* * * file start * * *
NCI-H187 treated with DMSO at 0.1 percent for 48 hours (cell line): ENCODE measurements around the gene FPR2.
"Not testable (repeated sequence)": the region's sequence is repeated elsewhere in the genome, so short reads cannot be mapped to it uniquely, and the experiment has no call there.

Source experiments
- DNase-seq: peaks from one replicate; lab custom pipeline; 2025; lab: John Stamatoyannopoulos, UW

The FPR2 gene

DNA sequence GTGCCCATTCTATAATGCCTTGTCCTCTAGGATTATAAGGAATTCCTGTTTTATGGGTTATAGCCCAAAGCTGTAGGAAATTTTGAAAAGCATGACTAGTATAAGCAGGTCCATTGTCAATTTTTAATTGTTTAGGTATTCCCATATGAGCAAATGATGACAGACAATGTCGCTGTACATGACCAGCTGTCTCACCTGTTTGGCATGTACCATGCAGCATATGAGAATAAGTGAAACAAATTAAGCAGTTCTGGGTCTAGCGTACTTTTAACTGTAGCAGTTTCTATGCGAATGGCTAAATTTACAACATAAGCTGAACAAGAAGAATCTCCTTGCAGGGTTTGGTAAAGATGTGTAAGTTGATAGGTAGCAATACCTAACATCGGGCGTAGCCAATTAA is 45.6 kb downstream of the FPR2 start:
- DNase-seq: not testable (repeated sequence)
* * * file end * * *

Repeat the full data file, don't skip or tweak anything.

NCI-H187 treated with DMSO at 0.1 percent for 48 hours (cell line): ENCODE measurements around the gene FPR2.
"Not testable (repeated sequence)": the region's sequence is repeated elsewhere in the genome, so short reads cannot be mapped to it uniquely, and the experiment has no call there.

Source experiments
- DNase-seq: peaks from one replicate; lab custom pipeline; 2025; lab: John Stamatoyannopoulos, UW

The FPR2 gene

DNA sequence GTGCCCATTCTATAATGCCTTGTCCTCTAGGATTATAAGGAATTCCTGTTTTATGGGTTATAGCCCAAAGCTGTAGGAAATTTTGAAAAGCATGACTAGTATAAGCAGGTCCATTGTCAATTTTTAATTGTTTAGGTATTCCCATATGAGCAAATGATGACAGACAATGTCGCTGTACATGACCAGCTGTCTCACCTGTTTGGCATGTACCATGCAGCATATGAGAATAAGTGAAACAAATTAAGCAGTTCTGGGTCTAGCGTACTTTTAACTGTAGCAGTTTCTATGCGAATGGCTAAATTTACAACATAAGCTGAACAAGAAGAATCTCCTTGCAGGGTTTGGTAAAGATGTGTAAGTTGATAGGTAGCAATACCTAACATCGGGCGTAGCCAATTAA is 45.6 kb downstream of the FPR2 start:
- DNase-seq: not testable (repeated sequence)